Could a robotic suit make a ballerina out of a buffoon?& Could technology allow ordinary people to perform extraordinary tasks?& We find out in this Question of the Week.& Plus, we ask why milk seems to be so musical - why does the sound of milk being steamed seem to suddenly change when the milk reaches 60 degrees Celsius?
In this episode
00:00 - Wearable robot or dancing suit?
Wearable robot or dancing suit?
We put this to Noel Sharkey, Professor of Robotics, University of Sheffield.
I don't think anybody has a plan to make a suit like that but I think that now your listener has said it someone might do it. My immediate thoughts are the exoskeleton suits that have been developed by the American military and also by the Japanese company called Cyberdyne. They're leasing these exoskeleton suits to elderly people at the moment. What it is, is you put the suit on your body. It's very thin, lightweight metal and it goes up your body so it will detect how your muscles are moving and then move as you want. It'll lift you out of your chair, you can run upstairs and you can lift heavy weights. I know they can be remote-controlled so you could have somebody remote controlling it and getting you to do the right dance steps or you could programme it to do the right dance steps. Another point I thought was that maybe you could use one of those sensitive dance floors. An ex student of mine has developed one at the University of Limerick, Niall Griffiths. What it is, is a floor covered with pressure sensors. Irish dancers can use this floor and it's made up of squares. The squares will light up to make the dancer know where to go. If they put their foot on it there's a pressure sensor that detects where they've gone.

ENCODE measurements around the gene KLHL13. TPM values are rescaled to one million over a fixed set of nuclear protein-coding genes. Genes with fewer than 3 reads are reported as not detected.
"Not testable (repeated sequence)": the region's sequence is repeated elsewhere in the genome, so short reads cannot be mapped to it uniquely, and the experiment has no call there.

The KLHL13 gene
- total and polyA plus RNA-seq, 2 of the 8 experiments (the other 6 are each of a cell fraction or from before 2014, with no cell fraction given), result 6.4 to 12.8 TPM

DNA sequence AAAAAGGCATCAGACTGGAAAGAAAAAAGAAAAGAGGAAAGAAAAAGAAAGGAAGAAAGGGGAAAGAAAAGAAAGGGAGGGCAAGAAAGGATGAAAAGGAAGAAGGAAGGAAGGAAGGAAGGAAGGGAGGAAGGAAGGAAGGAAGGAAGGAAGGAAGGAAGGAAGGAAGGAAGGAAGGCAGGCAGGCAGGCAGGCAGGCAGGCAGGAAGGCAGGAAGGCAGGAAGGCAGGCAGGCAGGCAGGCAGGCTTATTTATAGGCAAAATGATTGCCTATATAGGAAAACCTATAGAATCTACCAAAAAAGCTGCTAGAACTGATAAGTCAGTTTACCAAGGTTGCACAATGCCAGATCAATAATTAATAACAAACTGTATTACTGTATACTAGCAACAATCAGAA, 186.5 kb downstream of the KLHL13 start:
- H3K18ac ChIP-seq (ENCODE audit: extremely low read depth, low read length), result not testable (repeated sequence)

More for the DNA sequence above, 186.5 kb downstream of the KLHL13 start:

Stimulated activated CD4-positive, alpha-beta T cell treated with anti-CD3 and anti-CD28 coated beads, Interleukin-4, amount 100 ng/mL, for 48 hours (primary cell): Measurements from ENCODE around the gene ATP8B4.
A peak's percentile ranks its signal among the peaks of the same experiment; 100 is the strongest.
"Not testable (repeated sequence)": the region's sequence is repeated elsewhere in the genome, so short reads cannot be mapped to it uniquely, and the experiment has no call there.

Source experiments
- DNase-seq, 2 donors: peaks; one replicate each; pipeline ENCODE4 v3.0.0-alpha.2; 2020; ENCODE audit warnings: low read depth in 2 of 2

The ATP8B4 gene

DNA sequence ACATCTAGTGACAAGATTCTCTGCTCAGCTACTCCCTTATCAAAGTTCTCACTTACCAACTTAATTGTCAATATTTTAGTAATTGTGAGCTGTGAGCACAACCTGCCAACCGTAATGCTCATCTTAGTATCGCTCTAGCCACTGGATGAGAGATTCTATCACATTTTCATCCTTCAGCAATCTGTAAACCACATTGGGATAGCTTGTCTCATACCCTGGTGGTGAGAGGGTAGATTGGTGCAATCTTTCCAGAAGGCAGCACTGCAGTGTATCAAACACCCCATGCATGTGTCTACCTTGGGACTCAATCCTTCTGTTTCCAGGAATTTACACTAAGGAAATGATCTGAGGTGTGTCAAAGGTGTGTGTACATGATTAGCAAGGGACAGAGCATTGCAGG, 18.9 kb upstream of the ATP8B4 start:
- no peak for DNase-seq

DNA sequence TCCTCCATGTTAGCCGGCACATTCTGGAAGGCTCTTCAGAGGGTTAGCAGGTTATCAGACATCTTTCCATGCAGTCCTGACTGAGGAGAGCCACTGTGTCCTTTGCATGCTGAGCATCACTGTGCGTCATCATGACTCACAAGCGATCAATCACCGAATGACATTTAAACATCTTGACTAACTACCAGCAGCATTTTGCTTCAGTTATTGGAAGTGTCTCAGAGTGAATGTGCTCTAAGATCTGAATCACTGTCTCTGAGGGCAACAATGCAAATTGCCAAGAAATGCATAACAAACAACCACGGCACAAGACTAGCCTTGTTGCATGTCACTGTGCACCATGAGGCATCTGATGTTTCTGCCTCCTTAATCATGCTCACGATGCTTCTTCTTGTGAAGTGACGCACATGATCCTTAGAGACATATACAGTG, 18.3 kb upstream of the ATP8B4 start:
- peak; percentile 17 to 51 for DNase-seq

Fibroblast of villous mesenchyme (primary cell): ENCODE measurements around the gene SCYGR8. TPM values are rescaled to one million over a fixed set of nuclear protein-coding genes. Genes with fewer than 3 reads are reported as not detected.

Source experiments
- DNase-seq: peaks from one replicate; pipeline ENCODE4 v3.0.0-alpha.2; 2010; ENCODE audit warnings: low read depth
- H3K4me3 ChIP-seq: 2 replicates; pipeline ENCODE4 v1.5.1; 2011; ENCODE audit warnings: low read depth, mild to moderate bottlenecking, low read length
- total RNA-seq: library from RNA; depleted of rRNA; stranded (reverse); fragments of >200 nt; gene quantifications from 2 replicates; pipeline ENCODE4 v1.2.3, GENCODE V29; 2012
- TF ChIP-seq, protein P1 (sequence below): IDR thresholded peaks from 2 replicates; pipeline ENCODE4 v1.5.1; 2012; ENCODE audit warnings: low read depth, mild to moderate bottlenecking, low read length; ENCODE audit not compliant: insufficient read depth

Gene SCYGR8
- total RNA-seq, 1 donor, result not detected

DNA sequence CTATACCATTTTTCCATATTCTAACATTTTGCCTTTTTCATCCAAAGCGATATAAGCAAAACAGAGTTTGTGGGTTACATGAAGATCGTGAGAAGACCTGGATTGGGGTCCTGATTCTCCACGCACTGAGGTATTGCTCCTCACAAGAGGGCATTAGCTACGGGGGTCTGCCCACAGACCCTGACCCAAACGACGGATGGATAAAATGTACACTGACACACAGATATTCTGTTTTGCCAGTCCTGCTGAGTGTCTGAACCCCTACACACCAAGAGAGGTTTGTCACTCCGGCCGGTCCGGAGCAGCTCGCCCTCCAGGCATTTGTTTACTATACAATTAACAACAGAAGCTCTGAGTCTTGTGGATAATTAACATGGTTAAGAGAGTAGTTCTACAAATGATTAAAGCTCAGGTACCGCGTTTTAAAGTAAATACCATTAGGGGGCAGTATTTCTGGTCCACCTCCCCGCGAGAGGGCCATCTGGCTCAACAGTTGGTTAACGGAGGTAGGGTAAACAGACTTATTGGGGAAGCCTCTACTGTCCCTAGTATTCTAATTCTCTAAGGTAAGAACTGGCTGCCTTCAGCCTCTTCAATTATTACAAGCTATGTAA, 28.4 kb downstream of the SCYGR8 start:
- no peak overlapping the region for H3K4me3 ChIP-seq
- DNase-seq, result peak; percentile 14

What could happen in combining the suit and the sensor floor is the floor could light up and let the person know where to go. If they didn't go there immediately the suit could go there for them and give them feedback. That would be my solution.